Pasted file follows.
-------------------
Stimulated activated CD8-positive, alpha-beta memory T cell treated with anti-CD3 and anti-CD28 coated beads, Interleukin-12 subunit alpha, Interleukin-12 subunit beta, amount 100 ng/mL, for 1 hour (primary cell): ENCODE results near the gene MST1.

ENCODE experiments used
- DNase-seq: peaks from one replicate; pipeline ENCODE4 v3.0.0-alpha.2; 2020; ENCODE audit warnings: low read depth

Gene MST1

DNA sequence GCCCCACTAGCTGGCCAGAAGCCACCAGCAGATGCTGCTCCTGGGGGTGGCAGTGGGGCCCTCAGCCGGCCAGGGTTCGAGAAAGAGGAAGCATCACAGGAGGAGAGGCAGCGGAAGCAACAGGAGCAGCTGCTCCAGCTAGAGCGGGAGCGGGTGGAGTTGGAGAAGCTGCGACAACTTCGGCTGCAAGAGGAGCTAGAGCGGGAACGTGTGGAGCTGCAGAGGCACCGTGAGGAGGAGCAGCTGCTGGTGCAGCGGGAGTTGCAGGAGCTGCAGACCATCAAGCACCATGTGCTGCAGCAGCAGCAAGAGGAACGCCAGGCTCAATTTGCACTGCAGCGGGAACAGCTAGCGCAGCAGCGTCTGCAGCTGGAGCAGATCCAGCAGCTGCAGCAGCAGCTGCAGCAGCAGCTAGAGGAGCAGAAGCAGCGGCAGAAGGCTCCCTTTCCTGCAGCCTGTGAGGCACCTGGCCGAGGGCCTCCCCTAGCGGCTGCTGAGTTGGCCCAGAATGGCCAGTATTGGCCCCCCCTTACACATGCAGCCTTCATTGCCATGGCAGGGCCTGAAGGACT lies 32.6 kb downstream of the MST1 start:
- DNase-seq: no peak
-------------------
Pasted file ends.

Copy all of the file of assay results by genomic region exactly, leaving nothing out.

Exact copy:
Stimulated activated CD8-positive, alpha-beta memory T cell treated with anti-CD3 and anti-CD28 coated beads, Interleukin-12 subunit alpha, Interleukin-12 subunit beta, amount 100 ng/mL, for 1 hour (primary cell): ENCODE results near the gene MST1.

ENCODE experiments used
- DNase-seq: peaks from one replicate; pipeline ENCODE4 v3.0.0-alpha.2; 2020; ENCODE audit warnings: low read depth

Gene MST1

DNA sequence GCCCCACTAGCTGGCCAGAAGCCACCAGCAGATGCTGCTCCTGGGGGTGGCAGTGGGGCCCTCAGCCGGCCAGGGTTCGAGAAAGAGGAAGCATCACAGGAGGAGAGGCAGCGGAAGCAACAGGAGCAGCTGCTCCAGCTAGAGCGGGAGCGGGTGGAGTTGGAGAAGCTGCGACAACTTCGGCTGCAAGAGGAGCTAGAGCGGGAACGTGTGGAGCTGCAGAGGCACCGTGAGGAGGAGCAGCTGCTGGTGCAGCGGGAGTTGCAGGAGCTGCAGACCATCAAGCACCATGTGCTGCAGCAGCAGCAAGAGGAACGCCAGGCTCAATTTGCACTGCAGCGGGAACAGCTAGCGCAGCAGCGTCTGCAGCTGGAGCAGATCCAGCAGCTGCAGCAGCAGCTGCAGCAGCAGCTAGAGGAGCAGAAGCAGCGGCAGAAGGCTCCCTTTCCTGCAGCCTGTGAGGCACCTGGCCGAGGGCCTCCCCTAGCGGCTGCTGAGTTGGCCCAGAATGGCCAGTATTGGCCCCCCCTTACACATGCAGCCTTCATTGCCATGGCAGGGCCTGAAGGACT lies 32.6 kb downstream of the MST1 start:
- DNase-seq: no peak